The Importance of Infection Control in Phlebotomy
- Phlebotomy Technician
- October 22, 2023
- 426 views
- 4 min read
Venipuncture and other specimen collection services provided by phlebotomy technicians represent a critical part of the healthcare industry. Specifically, these procedures offer healthcare providers the opportunity to significantly enhance their diagnostic capabilities. However, because many of the procedures performed by phlebotomists are invasive in nature, infection control is paramount to ensure the safety of patients.
Understanding Infection Control in Phlebotomy
Venipuncture presents risks for the spread of bloodborne diseases if not performed in accordance with infection control best practices. In this article, we will explore some of the most critical ways that phlebotomy technicians can prevent the spread of disease during the blood collection process. Such infection control measures not only protect patients but also safeguard the healthcare professionals who serve them and the community at large.
Key Infection Control Practices for Phlebotomists
Effective infection control protocols start with proper hand hygiene. Hands are the primary mode of disease transmission for many common infections. Proper hand hygiene significantly reduces this risk during phlebotomy procedures.
Ideally, all healthcare providers should thoroughly wash their hands before initiating a patient encounter. Alternatively, they may use hand sanitizer between patients when washing their hands is not reasonably achievable.
Infection control procedures during venipuncture and other phlebotomy services include the use of gloves by phlebotomists, the use of sterile and single-use equipment such as needles and tubes during blood collection procedures, and the use of specialized biohazard and sharps containers to dispose of materials after blood collection is complete.
Personal Protective Equiment
In addition to hand hygiene, the use of personal protective equipment is very effective at reducing infection transmission. Specifically, the use of gloves during venipuncture and other phlebotomy procedures reduces the risk of transmission.
After washing their hands, phlebotomy technicians should don their gloves in front of the patient while inside the treatment room. Doing so reassures the patient that the gloves are fresh, clean, and able to provide an effective barrier against disease transmission. The use of gloves also protects the phlebotomy technicians, as patients may have pathogens on their skin that could put the technician at risk.
Phlebotomy technicians use sterile, single-use needles and tubes to complete phlebotomy procedures. By doing so, they reduce the risk of infection being transmitted via the surface of their equipment.
Given that needles directly enter the bloodstream and that the inside of vacutainer tubes establish a direct connection with the bloodstream via the needle and tube holder, it is imperative that these items are sterile at the time they are used.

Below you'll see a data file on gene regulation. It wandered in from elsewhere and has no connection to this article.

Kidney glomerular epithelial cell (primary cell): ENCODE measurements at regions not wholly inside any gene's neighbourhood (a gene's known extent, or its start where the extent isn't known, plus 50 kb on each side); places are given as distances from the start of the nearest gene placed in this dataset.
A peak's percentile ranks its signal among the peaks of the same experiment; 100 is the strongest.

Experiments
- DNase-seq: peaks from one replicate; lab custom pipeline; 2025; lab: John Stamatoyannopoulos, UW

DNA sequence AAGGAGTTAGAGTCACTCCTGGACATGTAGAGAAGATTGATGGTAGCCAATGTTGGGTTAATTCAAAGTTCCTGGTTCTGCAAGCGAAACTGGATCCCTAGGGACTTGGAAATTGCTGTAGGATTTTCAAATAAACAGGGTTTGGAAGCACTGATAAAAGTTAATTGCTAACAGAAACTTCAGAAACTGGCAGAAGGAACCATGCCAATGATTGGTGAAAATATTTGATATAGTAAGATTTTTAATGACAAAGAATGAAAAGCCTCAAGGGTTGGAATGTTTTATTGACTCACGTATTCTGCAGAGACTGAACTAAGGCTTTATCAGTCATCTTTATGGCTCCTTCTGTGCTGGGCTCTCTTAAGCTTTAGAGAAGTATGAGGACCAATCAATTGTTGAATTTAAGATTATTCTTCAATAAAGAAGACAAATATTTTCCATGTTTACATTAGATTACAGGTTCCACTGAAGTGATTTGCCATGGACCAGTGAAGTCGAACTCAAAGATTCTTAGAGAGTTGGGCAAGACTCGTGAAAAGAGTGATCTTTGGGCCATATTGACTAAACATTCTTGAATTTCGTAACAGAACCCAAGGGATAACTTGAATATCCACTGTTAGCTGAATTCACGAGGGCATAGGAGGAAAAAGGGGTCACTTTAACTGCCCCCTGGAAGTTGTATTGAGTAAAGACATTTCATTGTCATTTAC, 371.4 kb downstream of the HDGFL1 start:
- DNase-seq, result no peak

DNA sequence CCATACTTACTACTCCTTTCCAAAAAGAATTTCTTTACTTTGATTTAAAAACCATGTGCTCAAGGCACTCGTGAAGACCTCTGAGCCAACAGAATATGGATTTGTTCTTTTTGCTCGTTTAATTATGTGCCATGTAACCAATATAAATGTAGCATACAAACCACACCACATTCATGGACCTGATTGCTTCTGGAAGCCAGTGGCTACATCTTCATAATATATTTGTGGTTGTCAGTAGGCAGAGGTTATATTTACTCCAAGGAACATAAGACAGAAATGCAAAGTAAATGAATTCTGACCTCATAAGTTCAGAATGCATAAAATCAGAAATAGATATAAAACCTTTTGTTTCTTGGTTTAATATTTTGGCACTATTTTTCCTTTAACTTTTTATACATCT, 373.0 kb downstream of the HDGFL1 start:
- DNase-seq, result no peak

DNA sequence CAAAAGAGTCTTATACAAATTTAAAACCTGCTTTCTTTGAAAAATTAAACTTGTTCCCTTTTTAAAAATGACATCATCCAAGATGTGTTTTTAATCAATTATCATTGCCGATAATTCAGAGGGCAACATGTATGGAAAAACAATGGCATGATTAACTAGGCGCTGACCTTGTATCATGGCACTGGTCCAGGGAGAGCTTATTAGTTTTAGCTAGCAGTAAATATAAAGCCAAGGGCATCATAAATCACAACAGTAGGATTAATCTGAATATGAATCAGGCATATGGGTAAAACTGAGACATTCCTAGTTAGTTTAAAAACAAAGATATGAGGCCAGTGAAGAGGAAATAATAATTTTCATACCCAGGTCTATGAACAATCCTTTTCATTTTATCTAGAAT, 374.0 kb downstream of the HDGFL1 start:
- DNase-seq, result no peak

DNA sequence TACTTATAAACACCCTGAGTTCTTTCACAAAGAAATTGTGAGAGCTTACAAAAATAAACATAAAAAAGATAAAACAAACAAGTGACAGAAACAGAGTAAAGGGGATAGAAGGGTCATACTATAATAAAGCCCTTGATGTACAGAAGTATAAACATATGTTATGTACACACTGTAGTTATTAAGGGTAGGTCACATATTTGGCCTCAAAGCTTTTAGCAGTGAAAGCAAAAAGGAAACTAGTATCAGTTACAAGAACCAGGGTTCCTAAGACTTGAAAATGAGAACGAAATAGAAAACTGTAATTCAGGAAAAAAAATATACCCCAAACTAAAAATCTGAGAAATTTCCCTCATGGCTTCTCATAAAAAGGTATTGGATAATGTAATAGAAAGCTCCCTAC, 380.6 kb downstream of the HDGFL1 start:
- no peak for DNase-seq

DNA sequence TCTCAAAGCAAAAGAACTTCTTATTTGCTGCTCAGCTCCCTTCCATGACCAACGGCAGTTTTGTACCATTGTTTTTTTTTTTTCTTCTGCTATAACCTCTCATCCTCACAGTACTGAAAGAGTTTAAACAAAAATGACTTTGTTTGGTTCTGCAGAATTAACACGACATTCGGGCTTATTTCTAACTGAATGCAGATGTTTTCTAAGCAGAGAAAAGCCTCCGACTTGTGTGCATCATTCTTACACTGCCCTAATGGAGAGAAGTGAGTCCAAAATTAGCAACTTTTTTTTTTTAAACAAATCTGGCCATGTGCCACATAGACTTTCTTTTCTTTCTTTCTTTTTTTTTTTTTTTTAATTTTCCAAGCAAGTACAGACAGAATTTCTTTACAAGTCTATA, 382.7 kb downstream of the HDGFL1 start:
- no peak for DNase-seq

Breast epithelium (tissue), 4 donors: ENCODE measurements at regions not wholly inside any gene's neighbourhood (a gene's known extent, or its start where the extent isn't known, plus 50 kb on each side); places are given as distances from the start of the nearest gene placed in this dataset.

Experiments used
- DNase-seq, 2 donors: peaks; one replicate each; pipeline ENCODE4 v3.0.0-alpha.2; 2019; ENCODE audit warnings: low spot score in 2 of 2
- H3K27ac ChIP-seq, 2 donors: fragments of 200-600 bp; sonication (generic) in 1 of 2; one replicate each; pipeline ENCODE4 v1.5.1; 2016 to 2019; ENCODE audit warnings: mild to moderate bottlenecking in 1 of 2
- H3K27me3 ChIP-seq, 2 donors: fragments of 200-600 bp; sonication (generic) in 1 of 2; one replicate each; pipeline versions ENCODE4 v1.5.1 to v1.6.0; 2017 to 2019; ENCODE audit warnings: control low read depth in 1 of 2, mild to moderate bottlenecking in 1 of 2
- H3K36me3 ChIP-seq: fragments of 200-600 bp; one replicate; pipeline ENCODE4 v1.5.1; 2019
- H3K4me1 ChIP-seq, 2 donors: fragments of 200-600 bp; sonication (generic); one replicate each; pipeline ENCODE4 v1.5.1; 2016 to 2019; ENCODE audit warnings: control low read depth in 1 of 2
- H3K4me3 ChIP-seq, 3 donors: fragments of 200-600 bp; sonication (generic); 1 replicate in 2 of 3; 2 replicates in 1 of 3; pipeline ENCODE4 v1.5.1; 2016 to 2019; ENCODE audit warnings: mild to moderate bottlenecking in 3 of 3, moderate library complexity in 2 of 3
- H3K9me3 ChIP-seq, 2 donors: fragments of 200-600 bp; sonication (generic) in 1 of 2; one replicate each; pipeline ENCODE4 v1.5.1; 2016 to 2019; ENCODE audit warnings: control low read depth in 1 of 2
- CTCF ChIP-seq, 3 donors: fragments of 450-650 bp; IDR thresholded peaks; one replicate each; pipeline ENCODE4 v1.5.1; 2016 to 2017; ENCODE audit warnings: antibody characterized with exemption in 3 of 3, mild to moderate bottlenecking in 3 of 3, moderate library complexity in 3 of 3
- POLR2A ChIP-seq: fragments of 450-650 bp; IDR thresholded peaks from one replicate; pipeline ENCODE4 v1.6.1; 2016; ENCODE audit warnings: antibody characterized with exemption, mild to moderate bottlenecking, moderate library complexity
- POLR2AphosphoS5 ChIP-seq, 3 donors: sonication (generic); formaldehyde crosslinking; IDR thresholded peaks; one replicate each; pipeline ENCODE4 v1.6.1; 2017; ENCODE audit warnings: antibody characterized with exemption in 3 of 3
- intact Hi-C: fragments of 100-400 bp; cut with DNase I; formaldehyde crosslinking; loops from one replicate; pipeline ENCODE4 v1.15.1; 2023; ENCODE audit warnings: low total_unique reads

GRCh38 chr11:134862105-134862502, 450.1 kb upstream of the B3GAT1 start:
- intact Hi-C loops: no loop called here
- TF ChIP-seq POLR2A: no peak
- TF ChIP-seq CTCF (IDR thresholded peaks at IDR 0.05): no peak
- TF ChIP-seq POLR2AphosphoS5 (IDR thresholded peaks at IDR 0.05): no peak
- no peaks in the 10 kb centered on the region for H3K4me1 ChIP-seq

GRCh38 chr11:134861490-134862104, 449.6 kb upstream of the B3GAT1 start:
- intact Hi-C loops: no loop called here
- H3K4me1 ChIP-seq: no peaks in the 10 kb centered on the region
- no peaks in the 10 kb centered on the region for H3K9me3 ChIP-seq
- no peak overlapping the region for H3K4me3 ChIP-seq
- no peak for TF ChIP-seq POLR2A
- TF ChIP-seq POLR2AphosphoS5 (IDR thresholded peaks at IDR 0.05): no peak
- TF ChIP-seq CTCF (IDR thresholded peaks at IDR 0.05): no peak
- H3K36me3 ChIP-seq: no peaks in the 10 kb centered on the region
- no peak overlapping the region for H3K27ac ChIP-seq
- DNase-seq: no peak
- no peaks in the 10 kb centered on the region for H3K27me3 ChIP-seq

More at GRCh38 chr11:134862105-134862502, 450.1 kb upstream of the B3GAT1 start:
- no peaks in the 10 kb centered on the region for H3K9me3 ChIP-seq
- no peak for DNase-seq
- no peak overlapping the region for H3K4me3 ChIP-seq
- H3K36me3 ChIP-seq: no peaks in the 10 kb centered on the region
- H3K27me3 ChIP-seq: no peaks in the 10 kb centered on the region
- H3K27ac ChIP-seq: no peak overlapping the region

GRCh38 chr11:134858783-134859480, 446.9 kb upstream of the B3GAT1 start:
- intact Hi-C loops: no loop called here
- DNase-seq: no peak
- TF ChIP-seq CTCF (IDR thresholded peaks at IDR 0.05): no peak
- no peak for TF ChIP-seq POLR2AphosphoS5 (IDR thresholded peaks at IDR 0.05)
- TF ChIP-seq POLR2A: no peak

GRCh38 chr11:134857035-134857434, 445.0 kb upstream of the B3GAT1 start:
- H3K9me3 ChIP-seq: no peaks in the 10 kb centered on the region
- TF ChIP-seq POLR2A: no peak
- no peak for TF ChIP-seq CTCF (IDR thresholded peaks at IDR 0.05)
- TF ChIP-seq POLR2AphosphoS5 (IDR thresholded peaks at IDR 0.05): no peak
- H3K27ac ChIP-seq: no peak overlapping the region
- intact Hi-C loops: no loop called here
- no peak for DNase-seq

Disposal of contaminated materials
Phlebotomy technicians must carefully dispose of all materials used during phlebotomy procedures. Single-use needles must be removed from the tube holder, closed with one hand only, and disposed of in an approved sharps container. Any gauze saturated with blood or other bodily fluids must be disposed of in a biohazard container. These practices minimize the risk of disease transmission after the conclusion of the venipuncture.
Training and Education for Phlebotomists
Proper infection control starts in the classroom. Phlebotomy technicians must be taught how to use infection control best practices from the first day of their training. This is why going to an accredited program is typically the best choice available to aspiring phlebotomy students, as they can rest assured that the quality of their curriculum has been assessed by a trusted third party.
Additionally, most states require phlebotomy technicians to obtain national certification before pursuing licensure. Certification requires candidates to demonstrate sufficient knowledge of industry best practices, including infection control expectations, before delivering patient care.
Finally, phlebotomy technicians are required to participate in ongoing continued education to maintain their certification and licensure. By staying current with up-to-date infection control protocols, they can maintain a high standard of care in the various healthcare settings where they work. This is crucial for patient safety and confidence in the system.
In conclusion, infection control in phlebotomy procedures is of vital importance to maintaining a high standard of care for patients. Such practices minimize the risk of disease transmission from patient to patient, technician to patient, or patient to technician, all of which are possible in the absence of an effective infection control process.
Phlebotomists work in most major medical settings to provide vital services that enable high-quality diagnostic evaluations by healthcare providers. It is crucial that these services continue to be delivered in a safe and effective manner, as they are some of the most important tools that physicians have at their disposal.
When healthcare professionals (such as phlebotomy technicians) and patients adhere to infection control measures, it promotes a safer healthcare environment for everyone.